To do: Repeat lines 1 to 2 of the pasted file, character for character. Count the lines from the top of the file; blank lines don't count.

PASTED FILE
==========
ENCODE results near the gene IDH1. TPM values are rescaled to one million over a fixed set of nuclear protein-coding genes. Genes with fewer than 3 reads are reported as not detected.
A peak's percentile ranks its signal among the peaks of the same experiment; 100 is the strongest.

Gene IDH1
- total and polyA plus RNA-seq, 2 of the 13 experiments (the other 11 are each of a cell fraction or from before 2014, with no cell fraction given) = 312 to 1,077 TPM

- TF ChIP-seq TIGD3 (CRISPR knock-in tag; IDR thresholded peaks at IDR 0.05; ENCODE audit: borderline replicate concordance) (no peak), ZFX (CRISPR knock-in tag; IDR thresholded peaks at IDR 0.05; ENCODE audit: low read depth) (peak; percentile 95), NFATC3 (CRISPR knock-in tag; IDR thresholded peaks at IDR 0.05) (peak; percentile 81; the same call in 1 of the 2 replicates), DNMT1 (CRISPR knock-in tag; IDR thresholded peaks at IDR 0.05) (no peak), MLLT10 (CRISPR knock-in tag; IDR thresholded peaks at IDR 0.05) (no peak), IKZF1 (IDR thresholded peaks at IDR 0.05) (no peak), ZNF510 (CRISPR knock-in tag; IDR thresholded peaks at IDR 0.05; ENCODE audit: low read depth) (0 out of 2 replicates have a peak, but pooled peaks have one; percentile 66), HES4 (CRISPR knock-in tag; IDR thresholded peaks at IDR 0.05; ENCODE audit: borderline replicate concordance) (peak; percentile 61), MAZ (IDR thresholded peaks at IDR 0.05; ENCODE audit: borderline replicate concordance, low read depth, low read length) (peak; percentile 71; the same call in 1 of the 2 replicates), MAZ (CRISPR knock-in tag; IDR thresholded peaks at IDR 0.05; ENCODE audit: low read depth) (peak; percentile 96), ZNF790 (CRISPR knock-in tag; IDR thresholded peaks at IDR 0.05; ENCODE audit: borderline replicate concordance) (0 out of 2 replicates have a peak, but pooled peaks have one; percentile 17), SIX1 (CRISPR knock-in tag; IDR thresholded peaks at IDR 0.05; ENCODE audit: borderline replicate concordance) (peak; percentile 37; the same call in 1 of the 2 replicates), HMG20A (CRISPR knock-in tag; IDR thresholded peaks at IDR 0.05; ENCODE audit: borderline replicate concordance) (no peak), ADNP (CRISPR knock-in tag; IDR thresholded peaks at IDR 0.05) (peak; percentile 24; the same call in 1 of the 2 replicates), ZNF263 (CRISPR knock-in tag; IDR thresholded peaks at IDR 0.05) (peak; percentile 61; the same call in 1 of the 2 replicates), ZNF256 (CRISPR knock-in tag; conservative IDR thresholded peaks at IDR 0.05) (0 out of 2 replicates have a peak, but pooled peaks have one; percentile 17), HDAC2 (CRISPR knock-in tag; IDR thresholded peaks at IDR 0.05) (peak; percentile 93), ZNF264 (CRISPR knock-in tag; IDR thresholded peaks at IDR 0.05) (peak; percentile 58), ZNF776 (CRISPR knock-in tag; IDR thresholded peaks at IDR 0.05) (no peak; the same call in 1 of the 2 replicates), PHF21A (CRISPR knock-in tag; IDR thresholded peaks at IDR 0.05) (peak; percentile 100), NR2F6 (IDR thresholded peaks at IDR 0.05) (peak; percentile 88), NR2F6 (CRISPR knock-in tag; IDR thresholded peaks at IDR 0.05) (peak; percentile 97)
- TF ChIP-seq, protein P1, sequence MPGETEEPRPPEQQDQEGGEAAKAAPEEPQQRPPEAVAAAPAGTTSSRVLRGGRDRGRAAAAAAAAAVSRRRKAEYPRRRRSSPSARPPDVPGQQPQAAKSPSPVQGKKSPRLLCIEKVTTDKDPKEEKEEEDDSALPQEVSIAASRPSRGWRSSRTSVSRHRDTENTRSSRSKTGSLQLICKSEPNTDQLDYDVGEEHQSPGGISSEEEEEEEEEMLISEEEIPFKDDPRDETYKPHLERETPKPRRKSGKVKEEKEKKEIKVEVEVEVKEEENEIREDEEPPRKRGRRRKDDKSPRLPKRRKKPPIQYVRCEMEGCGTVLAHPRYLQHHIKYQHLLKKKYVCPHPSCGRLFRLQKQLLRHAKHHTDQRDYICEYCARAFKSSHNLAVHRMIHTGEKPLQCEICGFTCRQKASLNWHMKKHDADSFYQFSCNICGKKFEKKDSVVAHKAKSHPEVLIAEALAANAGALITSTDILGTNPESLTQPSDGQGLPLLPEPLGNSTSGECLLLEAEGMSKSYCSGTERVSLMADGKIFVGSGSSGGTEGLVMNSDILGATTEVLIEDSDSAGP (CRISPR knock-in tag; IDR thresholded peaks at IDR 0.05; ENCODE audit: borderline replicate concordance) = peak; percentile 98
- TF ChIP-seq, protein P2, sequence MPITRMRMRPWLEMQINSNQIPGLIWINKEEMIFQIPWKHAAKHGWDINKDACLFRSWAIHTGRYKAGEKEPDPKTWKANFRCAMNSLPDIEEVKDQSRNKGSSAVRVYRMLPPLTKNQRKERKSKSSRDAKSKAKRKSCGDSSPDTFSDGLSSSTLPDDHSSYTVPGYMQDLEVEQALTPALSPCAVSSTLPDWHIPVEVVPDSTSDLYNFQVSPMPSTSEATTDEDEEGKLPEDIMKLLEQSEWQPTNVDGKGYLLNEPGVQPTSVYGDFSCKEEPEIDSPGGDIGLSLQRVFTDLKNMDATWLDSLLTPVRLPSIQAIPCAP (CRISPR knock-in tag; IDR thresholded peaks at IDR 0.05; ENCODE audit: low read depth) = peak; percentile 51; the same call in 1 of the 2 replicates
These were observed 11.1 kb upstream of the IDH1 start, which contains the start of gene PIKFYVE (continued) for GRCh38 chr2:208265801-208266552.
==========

ENCODE results near the gene IDH1. TPM values are rescaled to one million over a fixed set of nuclear protein-coding genes. Genes with fewer than 3 reads are reported as not detected.
A peak's percentile ranks its signal among the peaks of the same experiment; 100 is the strongest.